Accused Fraudster Tapped Firm Account for Strip Club Visit
(Bloomberg) -- A San Diego investor on trial for financial fraud told a jury he used a company account that mixed investors’ money with his own to pay for trips to a strip club and casinos, but denied doing anything illegal.
Donald Blakstad took the witness stand in a Manhattan court and said he used an account for his company -- Midcontinental Petroleum -- for personal and business expenses because there is a lien on his accounts for unpaid taxes. The personal expenses also included the purchase of a Bentley.
Blakstad said he put his own money into the account, which covered the personal expenses. “I wasn’t using investor money,” he said in response to cross-examination questions from Assistant U.S. Attorney Edward Imperatore on Thursday.
Prosecutors claim Blakstad defrauded investors by taking in about $1.5 million, and using some of the funds from that account for his own personal expenses. The defense says about half that amount was a personal loan. During the trial they have painted a picture of Blakstad as a big-spender who frequently hosted group dinners at ritzy San Diego steakhouses and seafood restaurants, picked up a tab for a group trip to New York and bought fancy cars.
Blakstad is also accused of using inside information from Illumina Inc. employee Martha Patricia Bustos to trade securities around earnings-related announcements. The government says he and his associates brought in about $6 million from the trades.
In a move that’s unusual in such trials, Blakstad testified in his own defense, denying the charges.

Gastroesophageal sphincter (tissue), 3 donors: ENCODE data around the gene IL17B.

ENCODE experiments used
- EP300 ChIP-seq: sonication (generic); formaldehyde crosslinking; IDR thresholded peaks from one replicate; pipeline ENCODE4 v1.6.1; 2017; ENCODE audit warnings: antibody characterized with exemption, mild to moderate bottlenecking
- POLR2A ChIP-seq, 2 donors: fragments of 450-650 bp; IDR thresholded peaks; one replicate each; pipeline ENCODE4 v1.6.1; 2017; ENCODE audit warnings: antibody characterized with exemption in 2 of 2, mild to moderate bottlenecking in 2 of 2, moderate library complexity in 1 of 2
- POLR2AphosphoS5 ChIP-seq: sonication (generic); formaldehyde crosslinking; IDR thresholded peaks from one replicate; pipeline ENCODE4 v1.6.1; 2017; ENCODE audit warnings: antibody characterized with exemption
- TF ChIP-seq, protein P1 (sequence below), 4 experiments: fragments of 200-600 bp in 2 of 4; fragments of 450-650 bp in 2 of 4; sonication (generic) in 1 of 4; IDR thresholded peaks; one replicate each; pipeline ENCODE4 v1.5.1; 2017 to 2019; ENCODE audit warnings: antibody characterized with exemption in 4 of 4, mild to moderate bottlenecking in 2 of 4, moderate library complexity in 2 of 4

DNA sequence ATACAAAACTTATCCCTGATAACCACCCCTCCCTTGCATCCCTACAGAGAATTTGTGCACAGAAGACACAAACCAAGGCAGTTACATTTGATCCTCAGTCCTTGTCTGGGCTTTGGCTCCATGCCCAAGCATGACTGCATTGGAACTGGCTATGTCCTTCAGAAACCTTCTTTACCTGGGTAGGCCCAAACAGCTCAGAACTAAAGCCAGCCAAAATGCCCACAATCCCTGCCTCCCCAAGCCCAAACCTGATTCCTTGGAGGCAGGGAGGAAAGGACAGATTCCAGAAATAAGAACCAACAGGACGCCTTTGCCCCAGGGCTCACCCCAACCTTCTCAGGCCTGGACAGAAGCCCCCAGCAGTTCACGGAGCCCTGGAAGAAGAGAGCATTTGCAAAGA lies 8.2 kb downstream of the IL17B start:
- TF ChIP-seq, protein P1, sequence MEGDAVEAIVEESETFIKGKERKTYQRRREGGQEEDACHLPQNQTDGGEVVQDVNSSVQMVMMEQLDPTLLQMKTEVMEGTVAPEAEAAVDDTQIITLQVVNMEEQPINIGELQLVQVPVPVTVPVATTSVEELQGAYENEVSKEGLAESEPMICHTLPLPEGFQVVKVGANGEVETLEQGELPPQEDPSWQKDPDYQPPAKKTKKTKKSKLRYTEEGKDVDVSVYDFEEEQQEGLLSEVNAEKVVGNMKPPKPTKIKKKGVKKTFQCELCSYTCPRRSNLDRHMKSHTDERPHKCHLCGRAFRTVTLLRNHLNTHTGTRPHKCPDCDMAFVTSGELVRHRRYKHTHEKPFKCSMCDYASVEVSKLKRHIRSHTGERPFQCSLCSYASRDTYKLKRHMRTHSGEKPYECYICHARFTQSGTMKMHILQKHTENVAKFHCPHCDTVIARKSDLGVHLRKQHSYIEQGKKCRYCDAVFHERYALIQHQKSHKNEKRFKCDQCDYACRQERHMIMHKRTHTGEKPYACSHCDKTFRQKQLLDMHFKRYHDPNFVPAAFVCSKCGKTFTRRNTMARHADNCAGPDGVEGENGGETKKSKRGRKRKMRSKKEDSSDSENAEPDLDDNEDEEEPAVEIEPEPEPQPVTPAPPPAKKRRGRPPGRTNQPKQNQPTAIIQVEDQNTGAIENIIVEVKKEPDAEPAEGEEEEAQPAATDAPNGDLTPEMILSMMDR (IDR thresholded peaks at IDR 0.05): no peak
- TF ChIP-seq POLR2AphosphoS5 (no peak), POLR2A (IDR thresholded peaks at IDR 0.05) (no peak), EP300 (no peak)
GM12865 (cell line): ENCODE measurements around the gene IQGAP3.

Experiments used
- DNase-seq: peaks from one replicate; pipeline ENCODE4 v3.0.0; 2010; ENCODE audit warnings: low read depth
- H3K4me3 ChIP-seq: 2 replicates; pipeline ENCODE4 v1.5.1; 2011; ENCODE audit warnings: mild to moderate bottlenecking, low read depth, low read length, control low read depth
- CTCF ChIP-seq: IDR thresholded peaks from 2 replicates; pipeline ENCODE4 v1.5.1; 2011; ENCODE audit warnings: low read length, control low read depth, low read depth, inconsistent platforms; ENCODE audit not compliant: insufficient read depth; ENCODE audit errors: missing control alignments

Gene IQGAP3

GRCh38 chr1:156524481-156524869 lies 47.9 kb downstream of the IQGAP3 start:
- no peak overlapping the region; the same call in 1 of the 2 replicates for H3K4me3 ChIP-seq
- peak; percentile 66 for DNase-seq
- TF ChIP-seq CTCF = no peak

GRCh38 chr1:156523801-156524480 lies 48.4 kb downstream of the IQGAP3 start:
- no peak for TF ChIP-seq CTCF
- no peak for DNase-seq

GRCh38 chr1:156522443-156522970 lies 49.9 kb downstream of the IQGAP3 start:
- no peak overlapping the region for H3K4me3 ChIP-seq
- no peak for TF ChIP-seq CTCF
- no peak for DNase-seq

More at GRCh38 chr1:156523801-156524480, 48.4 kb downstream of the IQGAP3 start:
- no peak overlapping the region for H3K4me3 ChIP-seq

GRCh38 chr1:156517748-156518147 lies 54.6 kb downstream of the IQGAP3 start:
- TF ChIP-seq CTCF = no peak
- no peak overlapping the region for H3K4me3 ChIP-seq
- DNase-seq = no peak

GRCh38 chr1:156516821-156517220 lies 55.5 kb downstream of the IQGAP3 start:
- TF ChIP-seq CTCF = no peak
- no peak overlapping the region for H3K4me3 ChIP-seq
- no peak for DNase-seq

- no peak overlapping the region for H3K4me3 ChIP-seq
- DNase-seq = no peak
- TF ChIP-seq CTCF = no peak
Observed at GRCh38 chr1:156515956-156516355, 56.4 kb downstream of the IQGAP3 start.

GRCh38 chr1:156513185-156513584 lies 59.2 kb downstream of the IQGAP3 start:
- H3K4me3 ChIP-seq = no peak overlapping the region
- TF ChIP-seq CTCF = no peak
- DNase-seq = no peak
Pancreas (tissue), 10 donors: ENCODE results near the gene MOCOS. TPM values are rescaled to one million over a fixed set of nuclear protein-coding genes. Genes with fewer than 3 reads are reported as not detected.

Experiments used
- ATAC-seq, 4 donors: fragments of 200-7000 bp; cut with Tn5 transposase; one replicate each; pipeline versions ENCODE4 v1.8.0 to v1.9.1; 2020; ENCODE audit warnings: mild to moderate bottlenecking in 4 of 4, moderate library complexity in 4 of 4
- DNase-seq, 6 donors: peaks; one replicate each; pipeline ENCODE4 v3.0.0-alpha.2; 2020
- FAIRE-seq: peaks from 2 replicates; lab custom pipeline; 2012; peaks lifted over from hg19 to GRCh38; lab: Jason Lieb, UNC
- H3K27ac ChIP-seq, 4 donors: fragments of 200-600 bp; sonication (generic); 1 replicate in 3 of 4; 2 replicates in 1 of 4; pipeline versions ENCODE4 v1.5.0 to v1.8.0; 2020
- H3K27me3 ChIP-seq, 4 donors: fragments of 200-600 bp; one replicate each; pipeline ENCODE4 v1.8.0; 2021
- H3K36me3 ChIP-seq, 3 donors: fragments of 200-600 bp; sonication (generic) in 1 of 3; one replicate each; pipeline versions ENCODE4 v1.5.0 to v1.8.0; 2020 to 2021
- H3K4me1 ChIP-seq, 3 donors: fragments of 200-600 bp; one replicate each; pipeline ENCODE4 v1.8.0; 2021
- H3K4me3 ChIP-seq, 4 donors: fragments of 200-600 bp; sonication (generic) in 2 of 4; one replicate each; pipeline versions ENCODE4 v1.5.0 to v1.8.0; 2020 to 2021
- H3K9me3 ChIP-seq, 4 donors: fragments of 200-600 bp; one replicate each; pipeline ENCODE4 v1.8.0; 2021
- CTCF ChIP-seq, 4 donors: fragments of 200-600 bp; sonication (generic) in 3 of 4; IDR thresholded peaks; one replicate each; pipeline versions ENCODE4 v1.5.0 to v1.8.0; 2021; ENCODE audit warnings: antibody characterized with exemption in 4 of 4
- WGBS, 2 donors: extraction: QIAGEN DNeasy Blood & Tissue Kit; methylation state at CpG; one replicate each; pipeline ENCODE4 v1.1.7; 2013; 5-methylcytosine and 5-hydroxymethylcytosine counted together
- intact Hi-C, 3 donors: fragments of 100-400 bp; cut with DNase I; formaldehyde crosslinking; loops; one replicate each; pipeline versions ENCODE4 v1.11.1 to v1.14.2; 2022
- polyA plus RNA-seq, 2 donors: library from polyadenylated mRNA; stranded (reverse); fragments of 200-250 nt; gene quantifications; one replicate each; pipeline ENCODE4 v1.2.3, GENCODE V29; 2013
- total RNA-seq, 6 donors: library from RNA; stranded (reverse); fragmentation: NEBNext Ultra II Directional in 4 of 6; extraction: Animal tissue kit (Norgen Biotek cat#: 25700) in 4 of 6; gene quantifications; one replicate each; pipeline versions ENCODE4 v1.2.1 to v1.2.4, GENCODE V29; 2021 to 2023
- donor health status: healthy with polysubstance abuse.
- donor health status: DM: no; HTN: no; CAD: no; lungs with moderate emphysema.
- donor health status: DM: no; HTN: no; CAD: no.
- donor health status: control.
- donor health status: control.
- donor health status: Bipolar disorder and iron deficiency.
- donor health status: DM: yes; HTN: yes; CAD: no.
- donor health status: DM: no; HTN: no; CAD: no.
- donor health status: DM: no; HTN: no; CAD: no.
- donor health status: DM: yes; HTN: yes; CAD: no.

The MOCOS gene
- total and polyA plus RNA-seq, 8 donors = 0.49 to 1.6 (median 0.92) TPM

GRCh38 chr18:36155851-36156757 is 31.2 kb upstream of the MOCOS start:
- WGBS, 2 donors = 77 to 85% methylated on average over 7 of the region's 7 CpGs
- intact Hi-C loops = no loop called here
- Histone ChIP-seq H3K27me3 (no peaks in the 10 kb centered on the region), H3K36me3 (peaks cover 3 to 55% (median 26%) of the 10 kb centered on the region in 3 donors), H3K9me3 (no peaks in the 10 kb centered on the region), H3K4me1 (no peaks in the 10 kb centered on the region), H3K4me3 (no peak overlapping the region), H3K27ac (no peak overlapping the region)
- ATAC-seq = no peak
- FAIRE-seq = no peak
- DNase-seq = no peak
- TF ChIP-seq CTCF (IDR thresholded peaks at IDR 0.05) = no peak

Blakstad said he didn’t use material non-public information, and that Bustos, whom he still considers a friend, never gave him specific earnings-related numbers such as revenue or earnings-per-share, which she has testified to doing.
Prosecutors are targeting Blakstad’s purchase of put options on Oct. 10, 2016, hours before Illumina made an earnings pre-announcement that sent the stock price down. Blakstad made more than $2.5 million profit on his trade.
Imperatore asked Blakstad whether he understood that to be a regularly scheduled earnings release or an unscheduled announcement.
“I don’t understand the difference, to be honest with you,” Blakstad responded.
Didn’t Pay Taxes
Blakstad defended his purchase of options, saying there were reports around August 2016 that Thermo Fisher Scientific Inc. might have been looking to buy Illumina for $30 billion, which had sent the San Diego-based biotechnology company’s stock up. Blakstad said he bought the options in October, expecting the share price to fall if an acquisition wasn’t announced.
“I felt strongly the stock would go back down,” he testified in response to questions from his lawyer, Eugene Iredale.
Although Blakstad made millions of dollars trading Illumina securities from 2015 to 2019, he didn’t file taxes those years, which he said was a mistake. “I should have filed a tax return,” Blakstad said, adding that he had millions of dollars of losses that would have carried forward and likely wouldn’t have owed any money.
Blakstad emphasized that he spent all of his investors’ money on appropriate projects and some of his own money.
“Did you in fact spend all of the investor money you received and more of your own money in projects of Midcontinental?” Iredale asked.
“I probably spent double what any investors put, or more,” Blakstad said.
The defense rested on Friday, and jurors are likely to begin deliberating Monday.
The case is U.S. v. Blakstad, 19-cr-00486, U.S. District Court, Southern District of New York (Manhattan).
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